Next is the hot section. A subtle dish of roast chanterelles and sunchokes with pancetta and parsley is so delicate that it should be ordered to come before any items heavy on anchovies and capers; the helping would be smallish for more than two diners. Grilled pecorino cheese with marinated mushrooms is similar to the Greek saganaki, good but a little bland. Mozzarella in carrozza is a nice grilled-cheese sandwich spiked with a bit of anchovy. The octopus is fabulous: Big chunks of tender tentacles are paired with creamy potatoes, fried chiles, and lemon juice.

Last but not least is the fried section. The fried brussels sprouts with garlic, capers, lemon, and parsley are so great it sometimes looks as if every table in the place has ordered them. These are even better than the trendy oven-roasted version, since they're crisper. By comparison, fried cauliflower with Calabrian chiles is a bit boring. Perfectly fried chicken livers are satisfying if you like that sort of thing, but would be better with more seasoning than just the proffered lemon wedges, such as the celery, garlic, onion, and oregano in the similarly prepared sweetbreads. Salt cod and potato croquettes — deep-fried balls of brandade — are glorious.

Traditionally, suppli al telefono are round balls of rice with a chunk of mozzarella in the middle; when you bite into one out of the fryer, the cheese makes long strings, hence the "telefono" in the name. SPQR's were instead large and flattish patties with the mozzarella mixed in with the rice, and (at least when I tried them) not served piping hot. They were still tasty, but they could be improved by hewing closer to the original.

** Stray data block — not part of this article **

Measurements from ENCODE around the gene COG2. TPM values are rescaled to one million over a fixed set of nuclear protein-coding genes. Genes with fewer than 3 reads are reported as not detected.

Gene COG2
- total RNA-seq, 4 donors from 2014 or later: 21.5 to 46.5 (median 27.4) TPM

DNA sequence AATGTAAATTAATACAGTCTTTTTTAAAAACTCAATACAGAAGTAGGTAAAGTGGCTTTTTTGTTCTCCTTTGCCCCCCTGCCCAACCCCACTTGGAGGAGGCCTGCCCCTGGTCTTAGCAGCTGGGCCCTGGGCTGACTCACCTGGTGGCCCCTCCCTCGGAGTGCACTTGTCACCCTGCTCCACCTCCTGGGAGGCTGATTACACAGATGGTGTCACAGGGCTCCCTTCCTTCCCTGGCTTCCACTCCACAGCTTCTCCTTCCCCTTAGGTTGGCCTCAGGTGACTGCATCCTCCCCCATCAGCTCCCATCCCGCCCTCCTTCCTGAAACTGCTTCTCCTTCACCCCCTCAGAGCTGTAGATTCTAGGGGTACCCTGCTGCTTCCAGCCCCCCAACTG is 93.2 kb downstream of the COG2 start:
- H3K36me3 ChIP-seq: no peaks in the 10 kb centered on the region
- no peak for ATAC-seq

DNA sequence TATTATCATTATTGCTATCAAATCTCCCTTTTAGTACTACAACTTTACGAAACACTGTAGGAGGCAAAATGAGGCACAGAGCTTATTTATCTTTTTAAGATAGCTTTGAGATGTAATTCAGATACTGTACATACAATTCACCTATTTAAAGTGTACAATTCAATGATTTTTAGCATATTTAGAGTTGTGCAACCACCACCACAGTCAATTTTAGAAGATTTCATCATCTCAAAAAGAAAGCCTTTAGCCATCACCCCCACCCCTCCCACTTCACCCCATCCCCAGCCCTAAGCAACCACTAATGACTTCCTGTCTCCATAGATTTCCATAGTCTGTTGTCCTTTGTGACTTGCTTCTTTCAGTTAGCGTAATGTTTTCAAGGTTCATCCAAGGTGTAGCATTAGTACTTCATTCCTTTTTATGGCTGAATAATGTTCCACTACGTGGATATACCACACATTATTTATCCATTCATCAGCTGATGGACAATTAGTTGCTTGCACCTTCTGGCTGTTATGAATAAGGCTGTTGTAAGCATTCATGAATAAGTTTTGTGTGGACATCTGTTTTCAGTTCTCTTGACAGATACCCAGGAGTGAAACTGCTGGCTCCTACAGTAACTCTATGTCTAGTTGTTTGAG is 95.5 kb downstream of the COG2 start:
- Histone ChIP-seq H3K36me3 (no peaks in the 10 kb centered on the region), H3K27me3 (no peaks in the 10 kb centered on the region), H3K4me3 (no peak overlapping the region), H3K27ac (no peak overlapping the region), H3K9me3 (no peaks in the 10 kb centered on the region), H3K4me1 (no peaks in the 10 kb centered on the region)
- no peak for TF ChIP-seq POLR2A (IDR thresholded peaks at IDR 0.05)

The pasta — oddly for a Roman restaurant — is all made in-house, but the spaghetti and rigatoni are 100 percent semolina, dried, and comparable to imported artisanal products. Spaghetti all'amatriciana is delicious, with a strong gamy aroma from guanciale (cured hog jowl, similar to pancetta), enough chiles to shock the average Roman, and just a hint of tomatoes, reduced so the sauce adheres well to the pasta, and finished with a generous dusting of sharp pecorino. Rigatoni alla carbonara is coated with a creamy sauce of eggs, black pepper, and pecorino; this is untraditional due to the guanciale being in thin strips rather than diced, but very true to the spirit of the dish. A daily special of baked lasagna with fresh pasta, housemade pork sausage, and escarole was the only unsuccessful dish out of several meals. The tomato sauce was too watery, the noodles were a bit overcooked, and everything was undersalted.